Other things change too when you bring your little ‘un. We get to the ground early to avoid the worst of the train crushes. Does he want to see the team coach arrive? No. Go to the club shop? No. Find Gully? No. He wants a burger. So despite being warned off them on twitter earlier that day, a burger he shall have. He knows the hot dogs are “disgraceful”. For me that’s a pretty apt description of the burger too (they have changed beyond all recognition from season 1) but he enjoys his. In fact he wolfs it down and then wants to go to our seat while I am still halfway down the only pint I have allowed myself. I manage to finish it but we are still in our seats 45 minutes before kick off, making us some of the only people to spend the equivalent of three halves in our seats.

He then starts on a list of at least 100 questions. Most I can answer. Some I struggle with. Such as ‘why do some of the players wear yellow vests when they warm up and others don’t’? No idea son. Answers on a postcode please. Or in the comments box. ‘What happens if a Seagulls fan sits with the Forest fans by accident’ was another good one. Maybe something a bit like something out of The Football Factory. By kick off I have no voice left. He has to sing Sussex by the Sea for me.

We have the better of the first half though. Forest give the ball away too much and don’t look to have the cutting edge up front I thought they would. Lua Lua torments them constantly and Buckley does occasionally. We carve out a couple of early chances. Even better we score when Crofts bravely gets on the end of some flair ping pong in the box. The Boy jumps up. “We scored Daddy”. WE. Then it’s back to the incessant questions.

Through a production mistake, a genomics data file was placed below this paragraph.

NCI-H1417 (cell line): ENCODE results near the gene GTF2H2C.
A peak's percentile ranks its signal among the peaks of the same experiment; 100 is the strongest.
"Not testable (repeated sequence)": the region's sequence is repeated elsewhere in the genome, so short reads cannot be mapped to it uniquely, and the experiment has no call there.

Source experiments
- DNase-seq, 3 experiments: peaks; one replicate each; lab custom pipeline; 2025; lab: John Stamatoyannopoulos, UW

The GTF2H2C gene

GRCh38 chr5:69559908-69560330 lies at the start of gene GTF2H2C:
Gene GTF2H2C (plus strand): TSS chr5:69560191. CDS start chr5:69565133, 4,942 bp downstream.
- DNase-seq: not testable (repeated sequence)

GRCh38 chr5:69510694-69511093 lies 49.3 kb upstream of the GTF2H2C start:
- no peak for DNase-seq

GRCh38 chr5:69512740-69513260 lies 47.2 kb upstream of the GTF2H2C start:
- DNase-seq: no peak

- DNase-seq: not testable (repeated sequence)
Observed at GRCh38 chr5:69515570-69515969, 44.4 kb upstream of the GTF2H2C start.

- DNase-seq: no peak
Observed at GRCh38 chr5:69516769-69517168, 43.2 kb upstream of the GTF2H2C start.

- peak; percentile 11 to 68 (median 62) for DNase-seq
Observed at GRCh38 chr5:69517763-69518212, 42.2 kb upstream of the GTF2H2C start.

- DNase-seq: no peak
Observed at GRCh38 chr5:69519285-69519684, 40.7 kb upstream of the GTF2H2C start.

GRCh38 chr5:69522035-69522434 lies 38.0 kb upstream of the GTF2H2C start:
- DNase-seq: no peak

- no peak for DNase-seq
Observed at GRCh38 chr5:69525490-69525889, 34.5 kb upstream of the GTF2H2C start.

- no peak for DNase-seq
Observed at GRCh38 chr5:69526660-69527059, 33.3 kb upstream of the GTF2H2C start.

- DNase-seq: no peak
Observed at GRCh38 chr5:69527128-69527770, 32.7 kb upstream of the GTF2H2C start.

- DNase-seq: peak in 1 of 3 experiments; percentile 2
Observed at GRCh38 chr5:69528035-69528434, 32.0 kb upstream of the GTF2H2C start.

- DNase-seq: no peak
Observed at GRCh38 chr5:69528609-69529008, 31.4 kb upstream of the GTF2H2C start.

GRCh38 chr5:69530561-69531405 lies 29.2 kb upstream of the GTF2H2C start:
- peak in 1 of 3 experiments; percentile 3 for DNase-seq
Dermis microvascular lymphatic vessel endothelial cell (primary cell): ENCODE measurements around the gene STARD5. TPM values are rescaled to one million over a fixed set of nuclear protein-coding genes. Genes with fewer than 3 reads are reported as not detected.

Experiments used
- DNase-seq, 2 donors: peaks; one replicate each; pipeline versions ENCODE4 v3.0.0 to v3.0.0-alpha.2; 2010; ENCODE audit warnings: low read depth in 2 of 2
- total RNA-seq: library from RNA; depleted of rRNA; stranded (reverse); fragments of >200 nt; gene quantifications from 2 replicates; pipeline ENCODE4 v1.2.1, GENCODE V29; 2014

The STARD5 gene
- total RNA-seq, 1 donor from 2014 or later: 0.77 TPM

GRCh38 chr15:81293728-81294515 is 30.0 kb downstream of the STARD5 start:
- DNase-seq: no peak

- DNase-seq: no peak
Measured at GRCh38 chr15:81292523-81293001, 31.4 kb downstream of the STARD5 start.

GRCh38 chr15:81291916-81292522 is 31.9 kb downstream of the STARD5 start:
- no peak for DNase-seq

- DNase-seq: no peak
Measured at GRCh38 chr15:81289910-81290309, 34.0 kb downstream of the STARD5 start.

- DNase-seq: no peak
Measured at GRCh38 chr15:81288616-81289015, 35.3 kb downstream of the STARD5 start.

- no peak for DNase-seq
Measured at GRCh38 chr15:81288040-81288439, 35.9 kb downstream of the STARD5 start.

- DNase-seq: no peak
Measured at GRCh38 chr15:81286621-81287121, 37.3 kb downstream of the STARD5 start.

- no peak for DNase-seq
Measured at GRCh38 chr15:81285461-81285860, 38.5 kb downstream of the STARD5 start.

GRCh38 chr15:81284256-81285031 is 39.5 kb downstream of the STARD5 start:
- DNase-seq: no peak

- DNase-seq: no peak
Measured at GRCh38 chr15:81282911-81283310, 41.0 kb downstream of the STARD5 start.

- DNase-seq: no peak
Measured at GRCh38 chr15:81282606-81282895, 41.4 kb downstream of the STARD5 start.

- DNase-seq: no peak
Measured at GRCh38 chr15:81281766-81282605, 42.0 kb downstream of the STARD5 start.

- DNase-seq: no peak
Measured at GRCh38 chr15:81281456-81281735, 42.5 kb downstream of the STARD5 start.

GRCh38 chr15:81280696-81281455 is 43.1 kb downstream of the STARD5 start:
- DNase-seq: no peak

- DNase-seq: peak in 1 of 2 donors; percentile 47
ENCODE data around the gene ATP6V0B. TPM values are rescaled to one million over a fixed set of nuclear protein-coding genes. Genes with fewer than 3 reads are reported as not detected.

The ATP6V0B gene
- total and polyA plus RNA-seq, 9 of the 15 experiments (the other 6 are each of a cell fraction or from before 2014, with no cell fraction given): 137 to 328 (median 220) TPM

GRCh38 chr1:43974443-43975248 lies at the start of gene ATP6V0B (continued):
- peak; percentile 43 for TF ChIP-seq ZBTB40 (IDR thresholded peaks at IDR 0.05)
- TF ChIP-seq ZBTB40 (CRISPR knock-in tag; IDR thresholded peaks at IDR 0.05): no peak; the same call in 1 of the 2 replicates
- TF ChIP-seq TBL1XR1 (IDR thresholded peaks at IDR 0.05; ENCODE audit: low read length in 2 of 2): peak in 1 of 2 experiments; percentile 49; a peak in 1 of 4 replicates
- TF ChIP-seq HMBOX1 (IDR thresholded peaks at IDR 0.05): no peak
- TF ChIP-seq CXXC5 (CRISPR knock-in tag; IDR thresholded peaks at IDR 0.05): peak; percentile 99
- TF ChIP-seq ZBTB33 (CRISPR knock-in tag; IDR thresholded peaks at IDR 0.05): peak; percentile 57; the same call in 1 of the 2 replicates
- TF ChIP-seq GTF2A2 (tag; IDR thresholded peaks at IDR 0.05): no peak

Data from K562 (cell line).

Unfortunately none of the questions are these:

Who sent our centre backs out after half time with their brains switched off?

How can Nottingham Forest, with smaller home crowds than us, be complying with Financial Fair Play when they’ve spent all that money?

Why have we wasted our own budget on average midfielders leaving us with a strike force of Barnes and Barker?

Why is Craig Pawson such an annoying referee?

Why hasn’t Rohan Ince played at all since being man of the match v Bolton?

How does Lua Lua put up with being kicked SO much?